As you may have read by now (reports from the New York Times and Washington Post are pretty good), that the WCIT conference has ended in disarray. The United States and a number of other Western countries have refused to sign the final instrument updating the international telecommunications regulations because of a dispute over what we, in the United States would call the “jurisdiction” of the instrument. Some in the international community wanted in effect, some acknowledgment that international telecommunications included some form of cognizance over the Internet. As the Times reports:
The word ‘Internet’ was repeated throughout this conference and I believe this is simply a recognition of the current reality — the two worlds of telecommunications and Internet are inextricably linked,” said Hamadoun Touré, secretary general of the International Telecommunication Union.
By contrast, the United States opposed any mention of the Internet in the context of the new regulations:
The United States has consistently maintained that the Internet should not have been mentioned in the proposed treaty, which dealt with technical matters like connecting international telephone calls, because doing so could lead to curbs on free speech and replace the existing, bottom-up form of Internet oversight with a government-led model.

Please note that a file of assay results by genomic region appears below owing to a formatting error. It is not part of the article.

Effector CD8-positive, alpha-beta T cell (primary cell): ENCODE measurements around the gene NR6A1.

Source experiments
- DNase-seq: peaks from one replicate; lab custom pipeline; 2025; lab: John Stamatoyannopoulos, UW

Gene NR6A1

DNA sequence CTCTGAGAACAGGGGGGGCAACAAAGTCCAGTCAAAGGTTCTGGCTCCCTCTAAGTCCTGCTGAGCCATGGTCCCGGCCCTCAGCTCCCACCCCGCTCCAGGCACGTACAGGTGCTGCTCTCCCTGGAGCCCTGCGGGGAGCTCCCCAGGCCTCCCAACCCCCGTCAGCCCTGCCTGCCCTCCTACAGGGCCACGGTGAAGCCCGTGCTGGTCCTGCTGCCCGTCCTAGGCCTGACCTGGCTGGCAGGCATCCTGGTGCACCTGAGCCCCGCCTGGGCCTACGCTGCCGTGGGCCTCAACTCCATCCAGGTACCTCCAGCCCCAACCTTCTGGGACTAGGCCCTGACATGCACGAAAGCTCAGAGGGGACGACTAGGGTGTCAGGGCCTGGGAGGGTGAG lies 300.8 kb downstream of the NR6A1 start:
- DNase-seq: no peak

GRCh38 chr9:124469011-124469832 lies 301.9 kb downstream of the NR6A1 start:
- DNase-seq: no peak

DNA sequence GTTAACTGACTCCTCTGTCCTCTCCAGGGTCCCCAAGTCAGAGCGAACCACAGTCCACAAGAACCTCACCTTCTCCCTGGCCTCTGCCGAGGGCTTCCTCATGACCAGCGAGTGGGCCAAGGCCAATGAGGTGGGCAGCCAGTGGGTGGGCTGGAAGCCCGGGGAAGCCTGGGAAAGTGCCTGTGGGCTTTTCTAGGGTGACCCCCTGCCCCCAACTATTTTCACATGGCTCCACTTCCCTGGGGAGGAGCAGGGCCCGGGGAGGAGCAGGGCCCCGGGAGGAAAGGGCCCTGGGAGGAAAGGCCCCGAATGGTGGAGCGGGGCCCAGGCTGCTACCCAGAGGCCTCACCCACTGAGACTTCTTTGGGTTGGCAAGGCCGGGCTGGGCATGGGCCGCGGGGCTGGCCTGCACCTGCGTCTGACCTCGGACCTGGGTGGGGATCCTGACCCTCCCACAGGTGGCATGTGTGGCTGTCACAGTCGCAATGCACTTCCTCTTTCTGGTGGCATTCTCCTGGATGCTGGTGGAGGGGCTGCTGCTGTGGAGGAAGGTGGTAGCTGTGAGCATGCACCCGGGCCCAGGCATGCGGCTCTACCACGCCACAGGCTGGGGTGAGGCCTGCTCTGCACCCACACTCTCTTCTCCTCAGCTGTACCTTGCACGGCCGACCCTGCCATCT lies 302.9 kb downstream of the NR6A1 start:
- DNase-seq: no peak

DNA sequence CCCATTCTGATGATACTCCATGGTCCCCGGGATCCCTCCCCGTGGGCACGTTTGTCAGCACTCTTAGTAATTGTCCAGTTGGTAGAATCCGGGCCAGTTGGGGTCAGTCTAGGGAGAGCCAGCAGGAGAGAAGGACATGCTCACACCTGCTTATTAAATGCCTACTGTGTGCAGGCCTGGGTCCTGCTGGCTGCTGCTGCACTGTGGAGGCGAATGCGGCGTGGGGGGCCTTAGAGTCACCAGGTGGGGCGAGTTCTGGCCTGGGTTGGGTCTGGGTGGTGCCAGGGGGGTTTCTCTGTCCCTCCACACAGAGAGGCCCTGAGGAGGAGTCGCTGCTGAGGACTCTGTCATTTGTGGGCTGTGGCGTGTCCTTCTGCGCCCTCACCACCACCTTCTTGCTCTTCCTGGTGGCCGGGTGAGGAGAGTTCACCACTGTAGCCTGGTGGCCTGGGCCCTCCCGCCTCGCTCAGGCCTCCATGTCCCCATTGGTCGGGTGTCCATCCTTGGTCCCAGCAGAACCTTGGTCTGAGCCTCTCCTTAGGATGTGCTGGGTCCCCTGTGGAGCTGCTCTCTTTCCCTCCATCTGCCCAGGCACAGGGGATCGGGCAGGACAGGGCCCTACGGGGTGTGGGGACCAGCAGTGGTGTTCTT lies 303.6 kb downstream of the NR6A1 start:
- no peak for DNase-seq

The end of the conference was mired in procedural irregularities as well. Initially, a block of countries, including Russia, China and many in the Middle East, had wanted to amend the actual text of the regulations (here is the text of the underlying final regulations draft before the amendment process was complete) to include a mention of the Internet. The US opposed that and SG Toure proposed consideration of a side resolution on the subject. When the US and its allies opposed that as well, the chair of the meeting took what he said was a “sense of the meeting” show of hands. Here is how one report described what happened next:
The Chairman of the Conference stated that he “wanted to have the feel of the room on who will accept the draft resolution. If you can use the big board, please. To have the resolution included.” He then paused as plates were raised in favor of the resolution. Next, he stated “I want the feel of the room, who is against this resolution.” During the pause, an ostensibly different set of plates were raised. He then declared that “[t]he majority is with having the resolution in.”